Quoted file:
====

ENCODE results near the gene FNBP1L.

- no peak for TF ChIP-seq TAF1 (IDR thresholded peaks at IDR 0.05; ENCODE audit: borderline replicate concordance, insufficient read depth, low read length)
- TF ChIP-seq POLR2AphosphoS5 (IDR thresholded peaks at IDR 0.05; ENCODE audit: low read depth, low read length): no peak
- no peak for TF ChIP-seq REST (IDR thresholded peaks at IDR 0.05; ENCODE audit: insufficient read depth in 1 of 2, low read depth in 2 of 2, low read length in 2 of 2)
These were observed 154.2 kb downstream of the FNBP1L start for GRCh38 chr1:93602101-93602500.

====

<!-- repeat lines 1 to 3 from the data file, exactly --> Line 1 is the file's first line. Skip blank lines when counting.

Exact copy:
ENCODE results near the gene FNBP1L.

- no peak for TF ChIP-seq TAF1 (IDR thresholded peaks at IDR 0.05; ENCODE audit: borderline replicate concordance, insufficient read depth, low read length)
- TF ChIP-seq POLR2AphosphoS5 (IDR thresholded peaks at IDR 0.05; ENCODE audit: low read depth, low read length): no peak